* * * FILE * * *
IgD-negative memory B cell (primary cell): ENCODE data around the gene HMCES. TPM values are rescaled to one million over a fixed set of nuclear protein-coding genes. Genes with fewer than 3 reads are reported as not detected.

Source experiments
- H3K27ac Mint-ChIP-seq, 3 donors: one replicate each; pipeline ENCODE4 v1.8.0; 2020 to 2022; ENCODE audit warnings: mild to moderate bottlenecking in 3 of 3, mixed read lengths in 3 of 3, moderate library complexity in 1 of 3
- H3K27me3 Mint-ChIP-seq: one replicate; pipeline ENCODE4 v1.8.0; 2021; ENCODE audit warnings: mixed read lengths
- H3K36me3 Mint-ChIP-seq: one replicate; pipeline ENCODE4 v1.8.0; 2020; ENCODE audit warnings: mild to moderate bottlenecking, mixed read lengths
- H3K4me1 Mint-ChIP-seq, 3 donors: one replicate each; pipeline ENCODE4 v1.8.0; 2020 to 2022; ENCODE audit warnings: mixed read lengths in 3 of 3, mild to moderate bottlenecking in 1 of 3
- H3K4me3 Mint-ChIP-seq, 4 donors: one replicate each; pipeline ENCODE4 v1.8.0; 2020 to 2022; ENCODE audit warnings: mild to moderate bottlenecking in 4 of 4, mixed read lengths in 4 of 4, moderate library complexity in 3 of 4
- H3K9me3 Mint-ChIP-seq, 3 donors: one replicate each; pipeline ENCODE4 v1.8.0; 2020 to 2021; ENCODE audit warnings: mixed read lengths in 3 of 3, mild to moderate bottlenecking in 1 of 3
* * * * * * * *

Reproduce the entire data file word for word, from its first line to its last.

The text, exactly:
IgD-negative memory B cell (primary cell): ENCODE data around the gene HMCES. TPM values are rescaled to one million over a fixed set of nuclear protein-coding genes. Genes with fewer than 3 reads are reported as not detected.

Source experiments
- H3K27ac Mint-ChIP-seq, 3 donors: one replicate each; pipeline ENCODE4 v1.8.0; 2020 to 2022; ENCODE audit warnings: mild to moderate bottlenecking in 3 of 3, mixed read lengths in 3 of 3, moderate library complexity in 1 of 3
- H3K27me3 Mint-ChIP-seq: one replicate; pipeline ENCODE4 v1.8.0; 2021; ENCODE audit warnings: mixed read lengths
- H3K36me3 Mint-ChIP-seq: one replicate; pipeline ENCODE4 v1.8.0; 2020; ENCODE audit warnings: mild to moderate bottlenecking, mixed read lengths
- H3K4me1 Mint-ChIP-seq, 3 donors: one replicate each; pipeline ENCODE4 v1.8.0; 2020 to 2022; ENCODE audit warnings: mixed read lengths in 3 of 3, mild to moderate bottlenecking in 1 of 3
- H3K4me3 Mint-ChIP-seq, 4 donors: one replicate each; pipeline ENCODE4 v1.8.0; 2020 to 2022; ENCODE audit warnings: mild to moderate bottlenecking in 4 of 4, mixed read lengths in 4 of 4, moderate library complexity in 3 of 4
- H3K9me3 Mint-ChIP-seq, 3 donors: one replicate each; pipeline ENCODE4 v1.8.0; 2020 to 2021; ENCODE audit warnings: mixed read lengths in 3 of 3, mild to moderate bottlenecking in 1 of 3